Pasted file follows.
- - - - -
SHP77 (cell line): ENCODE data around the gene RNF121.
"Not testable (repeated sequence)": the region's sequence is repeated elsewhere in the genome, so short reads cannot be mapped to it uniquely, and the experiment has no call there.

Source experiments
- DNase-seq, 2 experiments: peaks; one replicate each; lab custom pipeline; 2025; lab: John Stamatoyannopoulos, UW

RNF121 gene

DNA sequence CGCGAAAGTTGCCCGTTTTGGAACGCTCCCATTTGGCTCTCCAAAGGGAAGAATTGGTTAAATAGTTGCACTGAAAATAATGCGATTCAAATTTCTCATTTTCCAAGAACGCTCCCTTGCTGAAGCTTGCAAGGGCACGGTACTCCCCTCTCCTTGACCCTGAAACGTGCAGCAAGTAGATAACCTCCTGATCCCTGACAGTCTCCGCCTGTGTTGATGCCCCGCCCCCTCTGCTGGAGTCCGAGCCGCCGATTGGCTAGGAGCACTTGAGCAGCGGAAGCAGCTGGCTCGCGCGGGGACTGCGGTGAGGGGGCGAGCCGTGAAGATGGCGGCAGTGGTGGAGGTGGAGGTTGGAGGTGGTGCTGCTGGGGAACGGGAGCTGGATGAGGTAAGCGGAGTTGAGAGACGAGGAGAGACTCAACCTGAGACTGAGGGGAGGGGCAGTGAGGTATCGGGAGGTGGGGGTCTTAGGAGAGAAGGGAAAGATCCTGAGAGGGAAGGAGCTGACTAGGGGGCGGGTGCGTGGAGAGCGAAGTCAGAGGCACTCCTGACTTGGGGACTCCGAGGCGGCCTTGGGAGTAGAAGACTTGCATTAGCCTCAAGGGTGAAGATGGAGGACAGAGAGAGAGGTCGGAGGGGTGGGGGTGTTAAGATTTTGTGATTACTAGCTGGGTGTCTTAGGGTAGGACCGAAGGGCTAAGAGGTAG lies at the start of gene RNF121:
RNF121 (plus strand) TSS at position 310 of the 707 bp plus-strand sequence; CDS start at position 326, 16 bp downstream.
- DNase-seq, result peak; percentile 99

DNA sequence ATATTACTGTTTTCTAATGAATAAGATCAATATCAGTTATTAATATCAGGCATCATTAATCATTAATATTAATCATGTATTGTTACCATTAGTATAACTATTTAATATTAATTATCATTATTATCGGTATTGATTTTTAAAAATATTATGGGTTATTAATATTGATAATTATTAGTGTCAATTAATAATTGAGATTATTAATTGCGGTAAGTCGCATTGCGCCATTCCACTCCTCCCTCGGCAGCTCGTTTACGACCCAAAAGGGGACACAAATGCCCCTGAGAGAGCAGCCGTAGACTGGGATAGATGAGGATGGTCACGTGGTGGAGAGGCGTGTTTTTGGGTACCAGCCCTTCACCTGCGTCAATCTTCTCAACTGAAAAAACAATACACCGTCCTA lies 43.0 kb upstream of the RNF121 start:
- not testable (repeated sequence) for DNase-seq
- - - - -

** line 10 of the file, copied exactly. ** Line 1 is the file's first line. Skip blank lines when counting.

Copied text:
- not testable (repeated sequence) for DNase-seq